As bedrock is exposed at Earth’s surface, it weathers to form regolith. One of the biggest challenges in predicting the depth and chemistry of regolith is relating the chemistry of weathering to changes in the size and distribution of the weathering particles. We have developed simple models that relate the fracture spacing of bedrock to the formation of weathering rock particles in the weathering zone. These models simulate the size diminution of such fragments of rock as they move up and out of the regolith. The models are being compared to models of chemical transformation versus depth using either soil grain chemistry or mineralogy for granitic, basaltic, and shale systems. Particle size versus depth patterns can thus be related to chemistry versus depth patterns. In fact, however, not only are particles moving up and out of the Critical Zone, but water ‘particles’ – i.e. pores – move down and through the underlying bedrock. We need to understand the chemistry, size, and distribution of these pores. To do this, we use neutron scattering, microscopy, and tomography to probe the distribution of pores. These efforts are painting a picture of the mineral-water interface during weathering that has both mass and surface fractal character. Such a model for this interface elucidates how to make more accurate projections of weathering and erosion.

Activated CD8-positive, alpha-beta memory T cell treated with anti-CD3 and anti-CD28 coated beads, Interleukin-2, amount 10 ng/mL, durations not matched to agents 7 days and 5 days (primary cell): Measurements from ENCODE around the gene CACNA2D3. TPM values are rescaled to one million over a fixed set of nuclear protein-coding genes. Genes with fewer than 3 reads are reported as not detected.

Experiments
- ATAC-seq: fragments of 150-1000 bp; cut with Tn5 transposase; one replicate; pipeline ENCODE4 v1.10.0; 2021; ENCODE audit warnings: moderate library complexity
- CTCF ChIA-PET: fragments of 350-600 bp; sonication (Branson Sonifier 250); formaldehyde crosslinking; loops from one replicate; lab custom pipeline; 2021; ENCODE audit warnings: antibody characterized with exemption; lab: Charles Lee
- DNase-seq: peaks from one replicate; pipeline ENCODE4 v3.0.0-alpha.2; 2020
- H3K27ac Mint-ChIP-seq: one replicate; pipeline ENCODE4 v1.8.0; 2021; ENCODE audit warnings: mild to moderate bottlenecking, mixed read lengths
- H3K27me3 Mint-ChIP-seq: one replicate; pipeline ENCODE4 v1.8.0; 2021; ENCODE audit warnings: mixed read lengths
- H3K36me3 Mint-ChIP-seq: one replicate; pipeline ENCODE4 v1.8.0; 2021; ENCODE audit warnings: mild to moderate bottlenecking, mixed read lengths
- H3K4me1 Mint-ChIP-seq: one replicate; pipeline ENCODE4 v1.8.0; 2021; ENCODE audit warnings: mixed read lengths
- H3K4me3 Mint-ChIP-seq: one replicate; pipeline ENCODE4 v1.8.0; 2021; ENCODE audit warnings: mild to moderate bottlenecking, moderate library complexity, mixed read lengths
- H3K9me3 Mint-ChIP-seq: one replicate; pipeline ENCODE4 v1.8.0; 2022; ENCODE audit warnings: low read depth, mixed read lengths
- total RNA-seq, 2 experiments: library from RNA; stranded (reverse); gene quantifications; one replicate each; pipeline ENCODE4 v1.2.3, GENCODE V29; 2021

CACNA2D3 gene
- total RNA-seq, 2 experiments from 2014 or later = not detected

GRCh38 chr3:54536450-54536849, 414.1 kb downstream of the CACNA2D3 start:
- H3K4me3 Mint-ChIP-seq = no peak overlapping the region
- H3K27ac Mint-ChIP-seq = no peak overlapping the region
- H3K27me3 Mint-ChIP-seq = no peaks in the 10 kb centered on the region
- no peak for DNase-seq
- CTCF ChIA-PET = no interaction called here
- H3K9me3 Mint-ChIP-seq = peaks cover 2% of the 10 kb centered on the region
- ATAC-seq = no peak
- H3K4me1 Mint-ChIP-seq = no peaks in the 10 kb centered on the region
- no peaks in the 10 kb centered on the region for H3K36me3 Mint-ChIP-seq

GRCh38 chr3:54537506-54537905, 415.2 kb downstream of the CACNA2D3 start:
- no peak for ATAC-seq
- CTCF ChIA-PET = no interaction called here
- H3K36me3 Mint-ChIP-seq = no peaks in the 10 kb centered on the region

Brantley, S.L., Jin, L., Ma, L., Bhatt, M., Fletcher, R., Rother, G., Cole, D., Navarre-Sitchler, A. (2010): The movement of rock particles up and water pores down through weathering bedrock (Keynote). Goldschmidt.
This Paper/Book acknowledges NSF CZO grant support.